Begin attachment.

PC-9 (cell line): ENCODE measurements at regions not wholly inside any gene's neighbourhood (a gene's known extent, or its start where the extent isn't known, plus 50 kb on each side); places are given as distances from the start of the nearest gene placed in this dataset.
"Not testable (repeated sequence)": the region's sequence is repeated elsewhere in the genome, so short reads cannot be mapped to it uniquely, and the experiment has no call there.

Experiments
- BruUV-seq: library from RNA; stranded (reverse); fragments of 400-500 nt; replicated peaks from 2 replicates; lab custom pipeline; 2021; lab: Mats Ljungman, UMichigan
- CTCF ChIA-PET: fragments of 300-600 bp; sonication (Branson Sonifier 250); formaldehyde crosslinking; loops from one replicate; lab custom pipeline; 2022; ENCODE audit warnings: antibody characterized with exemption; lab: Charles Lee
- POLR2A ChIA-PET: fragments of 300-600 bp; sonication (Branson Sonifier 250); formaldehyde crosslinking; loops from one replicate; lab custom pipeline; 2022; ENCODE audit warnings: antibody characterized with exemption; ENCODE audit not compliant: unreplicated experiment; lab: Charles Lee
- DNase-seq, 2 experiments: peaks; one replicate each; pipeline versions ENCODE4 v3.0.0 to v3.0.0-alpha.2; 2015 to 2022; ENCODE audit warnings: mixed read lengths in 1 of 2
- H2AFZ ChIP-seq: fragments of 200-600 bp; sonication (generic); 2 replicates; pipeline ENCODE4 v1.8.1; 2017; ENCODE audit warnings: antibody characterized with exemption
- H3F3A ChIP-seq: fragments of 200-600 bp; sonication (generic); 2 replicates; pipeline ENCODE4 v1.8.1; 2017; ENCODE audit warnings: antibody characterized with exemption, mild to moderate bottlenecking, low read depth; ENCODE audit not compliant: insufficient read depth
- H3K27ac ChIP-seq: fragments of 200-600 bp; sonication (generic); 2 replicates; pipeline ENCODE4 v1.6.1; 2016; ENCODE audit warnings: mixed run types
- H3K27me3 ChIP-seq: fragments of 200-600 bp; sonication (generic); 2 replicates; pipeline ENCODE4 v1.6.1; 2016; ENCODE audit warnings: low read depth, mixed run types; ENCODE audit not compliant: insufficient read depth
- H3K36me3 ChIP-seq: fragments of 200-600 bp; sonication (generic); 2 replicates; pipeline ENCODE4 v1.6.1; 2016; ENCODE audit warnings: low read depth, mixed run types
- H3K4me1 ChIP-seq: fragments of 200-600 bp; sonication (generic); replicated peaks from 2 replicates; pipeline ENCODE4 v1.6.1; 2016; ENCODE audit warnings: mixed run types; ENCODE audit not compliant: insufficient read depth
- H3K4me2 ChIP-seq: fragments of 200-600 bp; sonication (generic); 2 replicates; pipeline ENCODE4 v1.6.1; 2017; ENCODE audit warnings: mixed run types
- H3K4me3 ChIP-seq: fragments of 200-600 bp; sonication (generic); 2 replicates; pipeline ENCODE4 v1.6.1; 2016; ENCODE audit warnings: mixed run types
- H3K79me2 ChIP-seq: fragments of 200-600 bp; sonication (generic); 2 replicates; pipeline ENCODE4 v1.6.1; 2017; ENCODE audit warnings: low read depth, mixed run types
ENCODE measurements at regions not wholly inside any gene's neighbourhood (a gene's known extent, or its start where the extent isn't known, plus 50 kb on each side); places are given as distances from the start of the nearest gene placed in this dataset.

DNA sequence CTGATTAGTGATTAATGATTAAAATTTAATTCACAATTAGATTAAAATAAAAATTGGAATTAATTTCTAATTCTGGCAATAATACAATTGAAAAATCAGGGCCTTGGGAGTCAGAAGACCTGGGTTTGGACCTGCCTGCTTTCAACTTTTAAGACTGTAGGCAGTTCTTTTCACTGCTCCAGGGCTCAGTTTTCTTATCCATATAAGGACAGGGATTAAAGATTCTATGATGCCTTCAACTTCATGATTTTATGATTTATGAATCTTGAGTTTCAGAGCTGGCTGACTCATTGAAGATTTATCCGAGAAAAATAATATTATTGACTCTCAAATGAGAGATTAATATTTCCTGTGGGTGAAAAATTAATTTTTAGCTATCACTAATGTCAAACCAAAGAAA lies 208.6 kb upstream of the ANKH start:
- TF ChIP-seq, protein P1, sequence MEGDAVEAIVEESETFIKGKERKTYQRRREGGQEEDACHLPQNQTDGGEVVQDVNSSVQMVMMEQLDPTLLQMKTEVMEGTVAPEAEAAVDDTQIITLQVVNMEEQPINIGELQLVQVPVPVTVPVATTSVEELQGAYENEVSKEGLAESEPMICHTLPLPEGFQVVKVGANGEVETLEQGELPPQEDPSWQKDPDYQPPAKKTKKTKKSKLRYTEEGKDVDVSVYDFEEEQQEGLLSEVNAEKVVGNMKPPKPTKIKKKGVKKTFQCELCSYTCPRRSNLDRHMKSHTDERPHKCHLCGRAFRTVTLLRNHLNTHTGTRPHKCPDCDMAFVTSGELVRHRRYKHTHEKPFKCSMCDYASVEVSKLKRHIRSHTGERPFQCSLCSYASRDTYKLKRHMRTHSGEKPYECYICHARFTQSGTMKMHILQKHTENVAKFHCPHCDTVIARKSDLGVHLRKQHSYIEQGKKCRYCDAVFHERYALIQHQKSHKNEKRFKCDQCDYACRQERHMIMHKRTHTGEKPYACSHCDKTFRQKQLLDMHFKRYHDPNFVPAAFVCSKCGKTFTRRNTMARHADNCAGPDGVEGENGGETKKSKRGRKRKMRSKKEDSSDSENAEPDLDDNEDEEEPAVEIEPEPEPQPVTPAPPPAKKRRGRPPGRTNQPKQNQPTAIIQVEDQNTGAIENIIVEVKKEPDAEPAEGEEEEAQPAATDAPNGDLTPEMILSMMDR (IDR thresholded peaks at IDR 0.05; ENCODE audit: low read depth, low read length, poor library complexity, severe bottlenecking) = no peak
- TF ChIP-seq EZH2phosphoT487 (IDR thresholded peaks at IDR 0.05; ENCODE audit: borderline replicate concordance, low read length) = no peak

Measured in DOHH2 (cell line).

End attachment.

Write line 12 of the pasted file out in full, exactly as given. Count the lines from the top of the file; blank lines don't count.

- H3K36me3 ChIP-seq: fragments of 200-600 bp; sonication (generic); 2 replicates; pipeline ENCODE4 v1.6.1; 2016; ENCODE audit warnings: low read depth, mixed run types